SETAC Globe - Environmental Quality Through Science
12 December 2013
Volume 14 Issue 12
 

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A Valedictory Message from the 2013 SETAC North America President

Patrick Guiney, Immediate Past-President, SETAC North America

I have been a member of SETAC for 34 years and there is one observation that continues to overwhelm me. That is the uncommon abilities and the indefatigable dedication of the many people who work to make SETAC the great organization that it is today. SETAC is a family of bonded friends with a common global vision that seeks to establish the Society as a true scientific leader worldwide. We are exploring a variety of promising opportunities in pursuit of this objective. Active participation by all of our members contributes to an evolving “state-of-the-science” which forms the baseline for SETAC’s long-range strategies. Our founding fathers were incredibly insightful when they established the society on the basis of true tripartite balance and healthy scientific debate. As a maturing professional society, we are currently enjoying the benefits of successfully engaging in numerous scientific debates with widely recognized international credibility.  I am very proud to call SETAC my home.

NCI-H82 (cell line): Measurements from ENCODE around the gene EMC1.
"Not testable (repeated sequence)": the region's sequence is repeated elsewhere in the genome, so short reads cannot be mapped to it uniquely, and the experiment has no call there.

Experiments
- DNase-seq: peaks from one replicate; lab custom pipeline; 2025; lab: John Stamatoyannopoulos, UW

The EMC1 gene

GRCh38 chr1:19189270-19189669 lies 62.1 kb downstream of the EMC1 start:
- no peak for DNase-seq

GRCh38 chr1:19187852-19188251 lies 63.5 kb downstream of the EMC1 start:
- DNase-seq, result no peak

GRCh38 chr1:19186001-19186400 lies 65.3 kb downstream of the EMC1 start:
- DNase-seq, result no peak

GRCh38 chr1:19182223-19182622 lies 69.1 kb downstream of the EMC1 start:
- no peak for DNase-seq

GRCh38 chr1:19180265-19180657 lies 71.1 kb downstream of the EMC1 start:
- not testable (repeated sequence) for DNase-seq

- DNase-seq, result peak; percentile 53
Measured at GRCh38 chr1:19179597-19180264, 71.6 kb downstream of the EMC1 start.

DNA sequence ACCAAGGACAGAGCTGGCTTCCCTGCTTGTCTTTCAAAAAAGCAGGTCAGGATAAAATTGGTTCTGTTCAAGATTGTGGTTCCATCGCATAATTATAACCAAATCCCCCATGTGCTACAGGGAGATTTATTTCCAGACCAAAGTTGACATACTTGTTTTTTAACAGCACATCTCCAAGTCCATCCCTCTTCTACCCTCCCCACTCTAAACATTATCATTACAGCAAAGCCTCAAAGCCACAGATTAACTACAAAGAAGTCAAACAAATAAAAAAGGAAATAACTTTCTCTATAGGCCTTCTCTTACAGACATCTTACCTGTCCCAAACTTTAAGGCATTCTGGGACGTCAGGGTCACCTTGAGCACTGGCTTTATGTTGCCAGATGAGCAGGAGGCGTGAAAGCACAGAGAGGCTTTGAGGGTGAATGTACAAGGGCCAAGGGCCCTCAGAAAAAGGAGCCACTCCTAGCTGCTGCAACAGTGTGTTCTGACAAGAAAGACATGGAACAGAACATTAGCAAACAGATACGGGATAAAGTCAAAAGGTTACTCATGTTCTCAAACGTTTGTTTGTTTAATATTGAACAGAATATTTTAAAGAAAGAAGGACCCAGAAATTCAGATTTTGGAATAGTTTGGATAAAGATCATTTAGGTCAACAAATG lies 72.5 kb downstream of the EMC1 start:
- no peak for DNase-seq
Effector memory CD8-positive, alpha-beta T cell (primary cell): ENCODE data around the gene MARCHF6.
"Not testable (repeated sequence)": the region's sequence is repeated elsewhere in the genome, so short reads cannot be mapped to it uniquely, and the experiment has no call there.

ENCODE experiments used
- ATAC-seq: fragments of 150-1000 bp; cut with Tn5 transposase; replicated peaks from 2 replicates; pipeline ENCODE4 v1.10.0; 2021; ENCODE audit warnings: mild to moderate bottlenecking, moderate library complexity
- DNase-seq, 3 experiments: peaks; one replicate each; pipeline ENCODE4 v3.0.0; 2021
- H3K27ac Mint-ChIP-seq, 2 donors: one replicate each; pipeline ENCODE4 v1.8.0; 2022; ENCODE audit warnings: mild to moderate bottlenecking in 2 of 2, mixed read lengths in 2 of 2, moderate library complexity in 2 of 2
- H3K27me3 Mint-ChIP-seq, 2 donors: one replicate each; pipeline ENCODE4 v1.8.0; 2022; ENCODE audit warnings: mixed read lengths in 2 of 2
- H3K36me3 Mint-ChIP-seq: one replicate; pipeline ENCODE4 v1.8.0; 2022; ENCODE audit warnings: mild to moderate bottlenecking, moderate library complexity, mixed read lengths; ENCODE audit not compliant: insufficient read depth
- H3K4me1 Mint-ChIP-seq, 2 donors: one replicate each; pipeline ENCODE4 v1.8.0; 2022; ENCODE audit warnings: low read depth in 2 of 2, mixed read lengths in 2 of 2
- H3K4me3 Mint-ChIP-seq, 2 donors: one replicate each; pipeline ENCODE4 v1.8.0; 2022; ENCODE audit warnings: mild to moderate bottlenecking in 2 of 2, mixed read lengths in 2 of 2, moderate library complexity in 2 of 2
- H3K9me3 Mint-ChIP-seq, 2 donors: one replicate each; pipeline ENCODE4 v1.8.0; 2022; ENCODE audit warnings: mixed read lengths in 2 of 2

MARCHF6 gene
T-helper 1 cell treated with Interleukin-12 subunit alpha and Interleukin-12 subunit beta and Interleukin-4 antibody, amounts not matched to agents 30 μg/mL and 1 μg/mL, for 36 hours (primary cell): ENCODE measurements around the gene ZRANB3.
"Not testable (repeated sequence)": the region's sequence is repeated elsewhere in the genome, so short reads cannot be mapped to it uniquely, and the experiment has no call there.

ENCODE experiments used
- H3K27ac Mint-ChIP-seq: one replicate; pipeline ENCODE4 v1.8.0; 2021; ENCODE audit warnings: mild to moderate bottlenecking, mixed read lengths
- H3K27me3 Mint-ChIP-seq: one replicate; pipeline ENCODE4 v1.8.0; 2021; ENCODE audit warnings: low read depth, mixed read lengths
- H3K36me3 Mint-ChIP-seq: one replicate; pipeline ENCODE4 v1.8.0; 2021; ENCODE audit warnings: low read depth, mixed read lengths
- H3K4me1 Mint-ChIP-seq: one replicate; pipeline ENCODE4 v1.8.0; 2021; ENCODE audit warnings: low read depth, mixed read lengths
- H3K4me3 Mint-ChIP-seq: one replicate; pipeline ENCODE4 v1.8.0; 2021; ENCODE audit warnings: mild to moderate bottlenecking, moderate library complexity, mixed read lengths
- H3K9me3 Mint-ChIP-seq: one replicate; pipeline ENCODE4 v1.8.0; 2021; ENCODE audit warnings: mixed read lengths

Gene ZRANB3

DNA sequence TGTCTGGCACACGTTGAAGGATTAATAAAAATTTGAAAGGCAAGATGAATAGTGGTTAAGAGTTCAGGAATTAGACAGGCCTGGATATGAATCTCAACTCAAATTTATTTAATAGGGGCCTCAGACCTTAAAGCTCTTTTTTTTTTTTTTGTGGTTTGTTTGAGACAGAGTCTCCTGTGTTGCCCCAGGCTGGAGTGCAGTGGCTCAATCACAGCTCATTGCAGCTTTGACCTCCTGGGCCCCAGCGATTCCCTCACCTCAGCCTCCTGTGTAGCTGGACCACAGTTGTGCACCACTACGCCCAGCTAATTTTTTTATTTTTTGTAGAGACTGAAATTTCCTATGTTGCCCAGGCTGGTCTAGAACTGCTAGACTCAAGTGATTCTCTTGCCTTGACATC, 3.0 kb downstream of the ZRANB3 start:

We just completed a very successful SETAC North America 34th Annual Meeting in Nashville, Tenn., where we truly “Harmonized our Science Across Disciplines.” As always, this annual meeting provided outstanding opportunities to review cutting-edge science, continue professional development and of course catch up with many old friends. This year’s meeting attracted nearly 2,000 attendees representing 40 countries, 6 Canadian provinces, and all 50 US states plus Puerto Rico. The preliminary analysis of the annual meeting survey indicates that over 94% of the respondents reported that the overall scientific content was “Excellent/Good.”  Continued education courses were highly rated, as were the many venues for scientific networking, global outreach and professional mentoring.

Digital Capture of Annual Meeting Sessions